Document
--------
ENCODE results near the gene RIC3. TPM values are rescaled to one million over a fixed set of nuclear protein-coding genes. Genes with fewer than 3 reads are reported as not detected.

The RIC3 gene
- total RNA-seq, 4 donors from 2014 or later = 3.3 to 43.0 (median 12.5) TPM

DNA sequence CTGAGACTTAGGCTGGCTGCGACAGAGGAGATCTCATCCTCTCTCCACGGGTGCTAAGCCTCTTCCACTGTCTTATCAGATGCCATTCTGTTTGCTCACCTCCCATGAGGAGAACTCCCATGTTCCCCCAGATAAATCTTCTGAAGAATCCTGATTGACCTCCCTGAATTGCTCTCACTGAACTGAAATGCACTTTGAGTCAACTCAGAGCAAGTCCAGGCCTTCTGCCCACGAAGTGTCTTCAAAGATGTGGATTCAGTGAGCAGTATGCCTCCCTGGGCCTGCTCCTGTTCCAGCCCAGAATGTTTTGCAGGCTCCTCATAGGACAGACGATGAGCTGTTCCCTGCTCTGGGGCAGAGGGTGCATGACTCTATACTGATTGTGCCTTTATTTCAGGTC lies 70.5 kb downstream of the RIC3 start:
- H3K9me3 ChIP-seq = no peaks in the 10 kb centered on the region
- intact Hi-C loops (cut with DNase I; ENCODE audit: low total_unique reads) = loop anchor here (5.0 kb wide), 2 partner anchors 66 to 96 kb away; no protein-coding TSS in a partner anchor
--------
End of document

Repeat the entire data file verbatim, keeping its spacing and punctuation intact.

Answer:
ENCODE results near the gene RIC3. TPM values are rescaled to one million over a fixed set of nuclear protein-coding genes. Genes with fewer than 3 reads are reported as not detected.

The RIC3 gene
- total RNA-seq, 4 donors from 2014 or later = 3.3 to 43.0 (median 12.5) TPM

DNA sequence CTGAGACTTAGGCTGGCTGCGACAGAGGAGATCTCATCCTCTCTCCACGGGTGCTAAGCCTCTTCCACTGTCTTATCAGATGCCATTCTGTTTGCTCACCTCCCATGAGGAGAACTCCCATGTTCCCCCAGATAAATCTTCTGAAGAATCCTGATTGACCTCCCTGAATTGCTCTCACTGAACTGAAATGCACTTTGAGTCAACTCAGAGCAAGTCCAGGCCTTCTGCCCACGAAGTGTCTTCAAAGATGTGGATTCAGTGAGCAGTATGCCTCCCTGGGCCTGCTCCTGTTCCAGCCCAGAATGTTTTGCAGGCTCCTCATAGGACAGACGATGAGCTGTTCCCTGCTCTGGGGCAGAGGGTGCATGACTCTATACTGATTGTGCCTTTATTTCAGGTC lies 70.5 kb downstream of the RIC3 start:
- H3K9me3 ChIP-seq = no peaks in the 10 kb centered on the region
- intact Hi-C loops (cut with DNase I; ENCODE audit: low total_unique reads) = loop anchor here (5.0 kb wide), 2 partner anchors 66 to 96 kb away; no protein-coding TSS in a partner anchor